Renee Martinez and Dennis Perez wished they didn’t have to be there, sitting in front of Houston dignitaries near the site of the tragedy they were still grieving.
They would have preferred to be in the company of Jesse Perez, their beloved relative who often wore a smile and had a generous heart.
But they knew that was impossible. Jesse Perez died March 30, when longtime Timbergrove resident Lesha Adams tried to help him wheel to a bus stop across North Shepherd Drive and they were both struck and killed by a car.
So Dennis Perez, Jesse’s brother, and Martinez, his niece, took some solace in hearing that city officials were taking action to make sure the deaths will not be in vain. Mayor Sylvester Turner – flanked by Houston City Council members and the leaders of Houston Public Works, METRO and the Houston Police Department – announced his “Safer Streets Initiative” at a Thursday news conference held near the intersection of Shepherd and 10th Street.
“It was definitely comforting,” Martinez said. “We’re hoping that everything that was talked about will be implemented for the better of Houston citizens and the accessibility of our streets and sidewalks.”
Turner announced a series of initiatives to improve pedestrian safety at intersections across the city, including the one close to where Adams, 55, and Jesse Perez, 63, lost their lives. The wheelchair-bound Perez had purchased groceries at the Kroger at the southwest corner of Shepherd and 11th Street and, instead of the using the crosswalks there or at 10th Street, attempted to cross Shepherd south of there and make it to the METRO stop north of the bridge over 7th Street.
Adams, driving home from dinner with her two daughters, saw Perez, pulled into the shopping center on the west side of Shepherd and then walked into the street to try to help him. They were struck and killed by a car driven by Jada Mimms, 20, who earlier this week was arrested and charged with failing to stop and render aid involving death.
Turner said the nearby bus stop is being removed by METRO, which plans to make most of its 9,000 stops wheelchair accessible by 2024. There is another stop at 10th Street, where the crosswalk markings are faded and there are no wheelchair accessible ramps.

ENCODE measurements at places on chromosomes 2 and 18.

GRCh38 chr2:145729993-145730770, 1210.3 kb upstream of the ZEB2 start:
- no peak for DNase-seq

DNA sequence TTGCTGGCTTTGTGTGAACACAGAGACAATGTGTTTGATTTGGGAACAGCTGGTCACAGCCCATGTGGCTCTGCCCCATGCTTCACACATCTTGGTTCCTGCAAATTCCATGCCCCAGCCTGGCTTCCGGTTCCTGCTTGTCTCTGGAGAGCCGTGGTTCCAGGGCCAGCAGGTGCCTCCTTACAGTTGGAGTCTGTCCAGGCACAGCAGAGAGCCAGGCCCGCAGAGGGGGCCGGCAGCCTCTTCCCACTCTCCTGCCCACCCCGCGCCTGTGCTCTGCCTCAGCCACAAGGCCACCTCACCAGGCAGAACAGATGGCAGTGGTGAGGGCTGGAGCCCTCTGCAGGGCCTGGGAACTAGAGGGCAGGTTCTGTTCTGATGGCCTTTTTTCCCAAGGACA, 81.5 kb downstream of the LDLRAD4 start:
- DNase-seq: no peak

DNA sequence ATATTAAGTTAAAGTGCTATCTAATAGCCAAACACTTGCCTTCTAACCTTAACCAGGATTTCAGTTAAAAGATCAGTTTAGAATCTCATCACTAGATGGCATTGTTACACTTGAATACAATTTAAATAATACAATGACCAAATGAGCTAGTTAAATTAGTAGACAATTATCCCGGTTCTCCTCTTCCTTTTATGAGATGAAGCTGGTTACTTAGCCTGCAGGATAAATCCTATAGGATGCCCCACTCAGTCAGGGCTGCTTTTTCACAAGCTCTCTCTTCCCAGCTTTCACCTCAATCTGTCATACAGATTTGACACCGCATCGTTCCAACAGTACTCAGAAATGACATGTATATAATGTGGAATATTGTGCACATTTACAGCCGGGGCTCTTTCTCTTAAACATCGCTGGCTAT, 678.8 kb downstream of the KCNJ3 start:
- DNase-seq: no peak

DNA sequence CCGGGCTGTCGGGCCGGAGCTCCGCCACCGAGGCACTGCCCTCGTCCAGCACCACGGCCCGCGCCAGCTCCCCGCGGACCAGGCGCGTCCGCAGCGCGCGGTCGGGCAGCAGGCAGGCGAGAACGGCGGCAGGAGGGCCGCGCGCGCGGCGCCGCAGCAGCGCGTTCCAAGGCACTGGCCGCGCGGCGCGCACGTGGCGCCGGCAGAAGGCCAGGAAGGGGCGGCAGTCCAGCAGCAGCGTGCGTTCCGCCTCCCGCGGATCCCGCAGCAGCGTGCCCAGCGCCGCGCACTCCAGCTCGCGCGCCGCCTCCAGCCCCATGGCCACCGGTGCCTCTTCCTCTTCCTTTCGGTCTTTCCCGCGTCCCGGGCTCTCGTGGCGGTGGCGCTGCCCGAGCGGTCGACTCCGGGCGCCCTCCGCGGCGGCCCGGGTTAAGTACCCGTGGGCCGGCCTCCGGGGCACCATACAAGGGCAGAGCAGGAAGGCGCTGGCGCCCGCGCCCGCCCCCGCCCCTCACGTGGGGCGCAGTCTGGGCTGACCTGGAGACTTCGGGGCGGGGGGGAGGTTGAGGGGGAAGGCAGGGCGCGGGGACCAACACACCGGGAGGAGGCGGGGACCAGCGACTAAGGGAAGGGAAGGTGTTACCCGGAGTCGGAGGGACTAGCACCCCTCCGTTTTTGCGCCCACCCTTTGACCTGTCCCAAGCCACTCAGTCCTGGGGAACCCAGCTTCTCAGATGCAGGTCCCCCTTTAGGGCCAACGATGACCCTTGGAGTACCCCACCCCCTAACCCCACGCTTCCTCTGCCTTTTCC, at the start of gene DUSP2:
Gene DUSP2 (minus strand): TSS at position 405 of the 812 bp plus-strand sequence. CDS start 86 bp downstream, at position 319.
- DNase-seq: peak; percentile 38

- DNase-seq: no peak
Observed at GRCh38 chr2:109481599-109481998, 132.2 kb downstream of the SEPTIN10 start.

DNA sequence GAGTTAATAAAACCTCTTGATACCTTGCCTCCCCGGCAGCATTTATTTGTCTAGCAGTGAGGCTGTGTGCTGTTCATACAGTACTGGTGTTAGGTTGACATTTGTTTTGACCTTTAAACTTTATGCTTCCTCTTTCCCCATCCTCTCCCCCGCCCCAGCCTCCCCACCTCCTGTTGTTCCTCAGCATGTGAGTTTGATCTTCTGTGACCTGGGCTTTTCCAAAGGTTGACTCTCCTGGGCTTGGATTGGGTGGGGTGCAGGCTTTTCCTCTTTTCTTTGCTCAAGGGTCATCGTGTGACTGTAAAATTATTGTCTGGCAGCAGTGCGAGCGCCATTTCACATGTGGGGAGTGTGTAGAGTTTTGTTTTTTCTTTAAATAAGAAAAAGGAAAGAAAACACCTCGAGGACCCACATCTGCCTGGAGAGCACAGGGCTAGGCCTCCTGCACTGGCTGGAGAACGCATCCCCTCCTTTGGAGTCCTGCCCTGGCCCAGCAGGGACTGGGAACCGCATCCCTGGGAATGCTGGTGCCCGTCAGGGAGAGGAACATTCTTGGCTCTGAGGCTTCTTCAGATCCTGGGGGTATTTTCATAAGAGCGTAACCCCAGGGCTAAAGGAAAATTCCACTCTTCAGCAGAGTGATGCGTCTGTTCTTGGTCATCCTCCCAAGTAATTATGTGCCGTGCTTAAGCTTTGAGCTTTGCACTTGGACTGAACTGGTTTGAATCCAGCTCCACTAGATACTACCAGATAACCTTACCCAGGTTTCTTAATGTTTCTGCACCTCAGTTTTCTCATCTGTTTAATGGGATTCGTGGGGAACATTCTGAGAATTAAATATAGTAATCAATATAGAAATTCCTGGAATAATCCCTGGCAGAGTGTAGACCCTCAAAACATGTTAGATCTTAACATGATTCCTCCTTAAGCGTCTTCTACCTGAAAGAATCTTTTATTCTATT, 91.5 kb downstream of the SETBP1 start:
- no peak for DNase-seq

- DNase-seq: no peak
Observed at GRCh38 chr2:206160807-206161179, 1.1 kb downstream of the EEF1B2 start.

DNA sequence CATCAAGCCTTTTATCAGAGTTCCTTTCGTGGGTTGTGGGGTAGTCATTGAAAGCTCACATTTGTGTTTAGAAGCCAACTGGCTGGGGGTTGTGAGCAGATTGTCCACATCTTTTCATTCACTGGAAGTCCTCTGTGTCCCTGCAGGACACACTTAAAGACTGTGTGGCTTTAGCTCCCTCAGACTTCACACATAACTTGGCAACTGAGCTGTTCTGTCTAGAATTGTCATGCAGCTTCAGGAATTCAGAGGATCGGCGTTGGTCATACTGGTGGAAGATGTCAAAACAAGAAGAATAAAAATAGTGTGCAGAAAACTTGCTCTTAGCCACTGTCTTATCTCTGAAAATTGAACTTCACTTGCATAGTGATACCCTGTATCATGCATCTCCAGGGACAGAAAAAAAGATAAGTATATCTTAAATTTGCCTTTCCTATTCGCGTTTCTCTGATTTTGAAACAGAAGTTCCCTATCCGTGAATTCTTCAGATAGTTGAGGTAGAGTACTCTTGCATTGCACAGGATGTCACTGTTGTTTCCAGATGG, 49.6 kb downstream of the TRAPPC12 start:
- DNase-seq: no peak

Before the end of the year, public works director Carol Haddock said ramps will be installed there as well as a hybrid pedestrian beacon. That will allow pedestrians to push a button to activate a red light for approaching vehicles.
“Our infrastructure that supports our non-vehicle users, whether they’re on bicycles, feet, rolled or other means of getting around town, are not supported by an infrastructure that is either strong or resilient throughout this city,” Haddock said. “Mayor Turner has made it clear to us, and we are taking the call that it is our mission to address the safety concerns, not only at this intersection, but also throughout our streets, throughout the city of Houston.”
Turner said a safe streets coordinator will be added to the public works department, and the city also is creating a task force to promote pedestrian accessibility and safety. The city already has added a new service request within its 311 system so citizens can report safety concerns on sidewalks and at intersections.
Turner said the city also will have a public awareness campaign to try to alter driving behaviors and reduce distracted driving. Adams’ widow, Stefanie Marsh, said police told her the March 30 deaths were a “distracted driver situation.”
“Quite frankly, it’s not enough to say we are praying and offering condolences,” Turner said. “What we can do, we need to do and must do and need to do with a sense of urgency.”
Police chief Art Acevedo, who said there have been 355 pedestrian deaths in Houston in the last five years, has plans for HPD to increase its enforcement of traffic laws. He said plain-clothed officers will be using the crosswalk at Shepherd and 10th, and will alert motorcycled officers stationed nearby if drivers are not giving pedestrians the right of way.
“Do not yell at our officers and talk about revenue, because when we enforce traffic safety laws, it’s not about revenue,” Acevedo said. “It’s about saving lives, and the life that may be saved is one of your own.
“I’m not going to apologize for that. We want you to know that every life matters, and we want you to know that death if final no matter how you get there. And traffic should not be one of (the ways).”
Maria Town, the director of the Mayor’s Office for People With Disabilities, said the city’s streets are especially dangerous for citizens such as Perez. Town said wheelchair users are 33 percent more likely to be killed in pedestrian crashes than those without disabilities, while seniors in wheelchairs are 75 percent more likely to be killed. She also said people with disabilities are more likely to be pedestrians, because they either cannot drive or cannot afford a vehicle.
So Town said she was not surprised by the details of the crash that claimed the lives of Perez and the good Samaritan who tried to help him, but she was no less devastated. Like the families of Adams and Perez as well as her fellow city officials, she hopes similar tragedies can be prevented.
“When we imagine a safe, walkable, resilient Houston of the future, the pedestrian of the future that we must imagine, that we must plan around, is the 65-year-old woman using a scooter to get safely to the grocery store or the 80-year-old man who’s hearing isn’t as good as it used to be, who’s using a cane to walk to the park to play with his grandkids,” Town said. “(Thursday’s) announcements are a step toward achieving that future.”